The Audi RS4 Buying Guide – Estate of the art performance motoring
The first-generation Audi RS4 took the fast estate car category to new heights thanks to stonking performance allied with great useability
Audi may offer everything from fuel-sipping city runabouts to mid-engined supercars but at its core is the fast estate car, a recipe it has been perfecting ever since the very first RS2 Avant upset the sports car pecking order when it arrived in 1992.
While that model may have been testing the waters, its spiritual successor the B5 RS4, had the task of taking the fight to Mercedes and BMW. Introduced in 1999 it was equipped with a thoroughly revised 2.7-litre twin-turbo V6 taken from the S4, thanks to Cosworth it pumped out 375bhp and despite a portly kerb weight the quattro all-wheel-drive system launched it to 60mph in well under five-seconds. Slightly laggy at low revs, it made up for it with mid-range punch that still impresses in a modern context.
And the competition? Mercedes’ C32 AMG could be had in estate form, but good luck finding one. The supercharged 3.2-litre V6 made 349bhp but equipped with an auto ‘box it was an altogether softer offering. Of more concern was BMW’s newly launched 338bhp E46 M3, the high-revving naturally-aspirated motor and rear-wheel-drive layout made it the ideal choice for the track, but in real-world driving conditions the RS4 was the more accomplished car.
While the RS4 could not claim to have been jointly developed by Porsche as the RS2 had been, it could still match a contemporary 911 Carrera in a straight line, all while carrying a week’s worth of shopping in the back. Unlike its rivals though, pushed to extremes the RS4 would revert to speed-scrubbing understeer, a trait that tends to define most fast Audi road cars. Aside from the odd track day excursion, it is far less of an issue on the fast-flowing back roads and daily commute that most of these cars are used for. Available for just two years and with just over 500 cars making their way to the UK, the first-generation RS4 adds exclusivity to its list too.
Audi RS4 Engine and Gearbox
The 2.7-litre twin-turbo V6 is a reliable unit, the majority of issues tend to come from owners who have heavily modified their cars. The block can take a lot more boost but unless the cooling system and the rest of the components have been upgraded too, things can get messy. Budget on replacing cambelts every 40,000-miles, water pumps last not much longer.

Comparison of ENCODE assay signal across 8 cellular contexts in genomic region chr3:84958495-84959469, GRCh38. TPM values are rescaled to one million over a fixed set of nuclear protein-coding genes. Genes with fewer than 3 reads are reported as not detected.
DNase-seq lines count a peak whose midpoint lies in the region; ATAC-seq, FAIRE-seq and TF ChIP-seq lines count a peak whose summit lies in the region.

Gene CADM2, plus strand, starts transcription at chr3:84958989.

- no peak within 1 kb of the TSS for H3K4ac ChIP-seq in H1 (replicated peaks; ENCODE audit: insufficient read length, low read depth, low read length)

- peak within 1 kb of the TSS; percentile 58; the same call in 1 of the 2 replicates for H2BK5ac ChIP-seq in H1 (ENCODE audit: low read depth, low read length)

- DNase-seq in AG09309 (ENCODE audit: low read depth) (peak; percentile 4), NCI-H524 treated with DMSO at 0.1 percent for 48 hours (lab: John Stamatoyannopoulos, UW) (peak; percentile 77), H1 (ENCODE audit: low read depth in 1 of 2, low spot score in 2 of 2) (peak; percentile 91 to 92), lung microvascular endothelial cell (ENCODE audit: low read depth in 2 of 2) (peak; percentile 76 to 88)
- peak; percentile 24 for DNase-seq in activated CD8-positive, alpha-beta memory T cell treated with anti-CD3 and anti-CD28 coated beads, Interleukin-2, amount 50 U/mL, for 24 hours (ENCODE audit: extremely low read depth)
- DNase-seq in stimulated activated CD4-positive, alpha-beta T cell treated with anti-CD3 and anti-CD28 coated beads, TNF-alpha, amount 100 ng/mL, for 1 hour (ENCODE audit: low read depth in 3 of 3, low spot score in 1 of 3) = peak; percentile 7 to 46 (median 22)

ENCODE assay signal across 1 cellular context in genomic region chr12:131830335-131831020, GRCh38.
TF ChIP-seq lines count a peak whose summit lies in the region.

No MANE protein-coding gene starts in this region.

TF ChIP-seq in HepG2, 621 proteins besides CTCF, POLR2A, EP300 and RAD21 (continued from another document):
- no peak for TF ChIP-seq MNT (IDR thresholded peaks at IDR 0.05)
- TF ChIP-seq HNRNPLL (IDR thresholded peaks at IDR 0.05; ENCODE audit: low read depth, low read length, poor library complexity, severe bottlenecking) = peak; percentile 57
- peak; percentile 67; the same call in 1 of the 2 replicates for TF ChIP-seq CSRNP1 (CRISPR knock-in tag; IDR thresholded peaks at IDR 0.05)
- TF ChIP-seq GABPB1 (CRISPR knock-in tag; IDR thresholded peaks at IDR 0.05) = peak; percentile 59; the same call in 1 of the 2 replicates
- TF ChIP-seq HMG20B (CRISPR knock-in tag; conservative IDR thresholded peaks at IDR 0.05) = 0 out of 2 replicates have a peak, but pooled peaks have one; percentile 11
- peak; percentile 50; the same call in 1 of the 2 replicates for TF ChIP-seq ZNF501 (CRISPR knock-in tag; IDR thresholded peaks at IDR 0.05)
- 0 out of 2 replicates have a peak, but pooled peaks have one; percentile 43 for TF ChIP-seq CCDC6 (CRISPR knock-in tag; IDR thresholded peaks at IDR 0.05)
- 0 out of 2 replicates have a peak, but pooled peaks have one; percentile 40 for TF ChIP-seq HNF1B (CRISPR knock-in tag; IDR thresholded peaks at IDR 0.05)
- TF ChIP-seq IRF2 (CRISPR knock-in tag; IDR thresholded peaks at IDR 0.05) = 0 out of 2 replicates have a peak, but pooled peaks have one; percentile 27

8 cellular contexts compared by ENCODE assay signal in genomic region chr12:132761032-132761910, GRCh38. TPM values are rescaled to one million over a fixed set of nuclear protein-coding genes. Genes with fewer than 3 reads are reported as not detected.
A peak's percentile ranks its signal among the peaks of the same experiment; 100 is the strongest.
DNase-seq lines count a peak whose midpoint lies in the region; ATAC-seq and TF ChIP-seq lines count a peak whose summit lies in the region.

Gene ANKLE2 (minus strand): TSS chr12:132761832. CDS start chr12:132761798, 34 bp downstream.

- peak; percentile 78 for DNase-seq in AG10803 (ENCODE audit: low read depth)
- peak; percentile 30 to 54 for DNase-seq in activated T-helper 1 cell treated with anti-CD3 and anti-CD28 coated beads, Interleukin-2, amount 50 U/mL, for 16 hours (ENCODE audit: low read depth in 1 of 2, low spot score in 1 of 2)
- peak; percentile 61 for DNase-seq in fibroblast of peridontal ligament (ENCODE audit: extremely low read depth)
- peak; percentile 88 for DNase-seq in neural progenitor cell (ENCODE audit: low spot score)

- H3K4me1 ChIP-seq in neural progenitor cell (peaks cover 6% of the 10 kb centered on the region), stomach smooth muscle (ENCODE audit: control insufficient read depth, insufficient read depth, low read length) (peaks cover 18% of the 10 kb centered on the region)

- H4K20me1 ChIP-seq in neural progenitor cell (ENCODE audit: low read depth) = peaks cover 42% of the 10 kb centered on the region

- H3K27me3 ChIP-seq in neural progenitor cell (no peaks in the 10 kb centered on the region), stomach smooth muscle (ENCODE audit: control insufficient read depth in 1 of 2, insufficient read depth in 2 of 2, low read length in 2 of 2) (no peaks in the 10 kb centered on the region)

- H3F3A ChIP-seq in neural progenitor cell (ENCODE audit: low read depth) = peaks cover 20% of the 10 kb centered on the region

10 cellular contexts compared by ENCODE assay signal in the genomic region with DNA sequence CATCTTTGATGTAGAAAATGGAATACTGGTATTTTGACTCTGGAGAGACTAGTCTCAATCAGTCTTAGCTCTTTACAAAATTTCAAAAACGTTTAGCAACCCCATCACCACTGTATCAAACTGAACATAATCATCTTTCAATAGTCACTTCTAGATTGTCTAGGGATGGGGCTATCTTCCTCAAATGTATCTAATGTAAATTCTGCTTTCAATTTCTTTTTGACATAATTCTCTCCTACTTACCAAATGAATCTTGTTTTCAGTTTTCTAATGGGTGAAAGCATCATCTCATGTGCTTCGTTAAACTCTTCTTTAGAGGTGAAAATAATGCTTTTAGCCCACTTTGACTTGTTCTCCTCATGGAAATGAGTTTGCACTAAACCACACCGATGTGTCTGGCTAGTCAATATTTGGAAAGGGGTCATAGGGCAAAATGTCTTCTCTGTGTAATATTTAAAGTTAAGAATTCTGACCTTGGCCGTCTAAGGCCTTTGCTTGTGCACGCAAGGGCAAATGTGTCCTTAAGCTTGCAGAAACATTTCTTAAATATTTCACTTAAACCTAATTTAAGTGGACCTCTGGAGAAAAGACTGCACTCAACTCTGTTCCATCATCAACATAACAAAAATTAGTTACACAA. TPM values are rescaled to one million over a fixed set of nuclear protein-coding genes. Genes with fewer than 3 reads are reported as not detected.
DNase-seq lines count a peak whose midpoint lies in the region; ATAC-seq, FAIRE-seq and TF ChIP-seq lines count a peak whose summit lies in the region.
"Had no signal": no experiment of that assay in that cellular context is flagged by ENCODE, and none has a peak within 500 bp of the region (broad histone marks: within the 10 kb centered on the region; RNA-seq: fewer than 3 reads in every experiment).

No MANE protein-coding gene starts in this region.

Whistling turbos may need rebuilding, while cracked intercooler hoses and damaged MAF sensors will severely impact the performance. Camshaft wear afflicted some cars, an expensive fix but one that should have been carried out by now. The sole transmission option was a six-speed manual, it provides satisfying shifts and is generally up to the job but check for worn synchros and clutch wear on the test drive.
Audi RS4 Suspension and Brakes
Don’t be alarmed if the suspension feels rock hard over bumps, that is how they all feel, but if you hear clonks or noises over bumps then the bushes and shocks may need attention. The brakes are generally strong, but replacement discs and pads can be costly, some owners have fitted aftermarket items or upgraded to the latter B7 RS4 setup which offers more retardation.
Early cars suffered from weak alloys which could buckle, these were replaced by Audi under warranty but it is worth checking that your particular car has the upgraded items.
Audi RS4 Bodywork and interior
Comprehensive galvanising means that only cars left outside for 20 years or those with accident damage should be exhibiting any rust. Parking lot dings and front bumper resprays are par for the course after this length of time but in general, there should not be much wrong with the body panels.
The fabled Audi interior build quality is evident in this car too, aside from some issues with door switches precious little goes wrong with the electrics. The material quality is also top notch, the optional leather seats can get shiny with use and the leather-clad centre console can get scruffy but excessive wear elsewhere points to an uncaring previous owner.
Model History Of The Audi RS4
1999: First-generation B5 Audi RS4 launched, available solely in Estate body shell, quattro all-wheel-drive and six-speed manual
Options included Recaro seats, leather interior, sunroof and satnav
2001: Final RS4 built. 6,030 units built with 517 imported into the UK
Which Audi RS4 To Buy
With just one model produced in one bodystyle, your choice is down to colour and whether you want one with the optional sunroof and comically basic satnav system. Silver was the default choice for more than half of first-time RS4 owners but the eye-catching Nogaro Blue and Imola Yellow look great on this quick estate too, with just 517 sold in the UK you can’t be too picky.
Standard low-mileage cars are always going to fetch top dollar but don’t avoid a lightly modified example if it was done by a specialist. The strong mechanicals mean that higher mileages are not a big issue, just make sure the service book is fully stamped.
Quick, practical and rather rare, the B5 RS4 is no longer the bargain it once was. Most cars tend to be owned by enthusiasts which should ensure that they are well-cared for too. The first-gen RS4 may not be a track weapon in the vein of a contemporary M3 nor as accomplished a cruiser as the C32, but its talents on the roads most travelled make it the most practical of the lot.
Audi RS4 Specifications
2.7-litre twin-turbo V6
Top speed: 155mph (limited)
Text John Tallodi Photos Newspress, House of Cars Belgium
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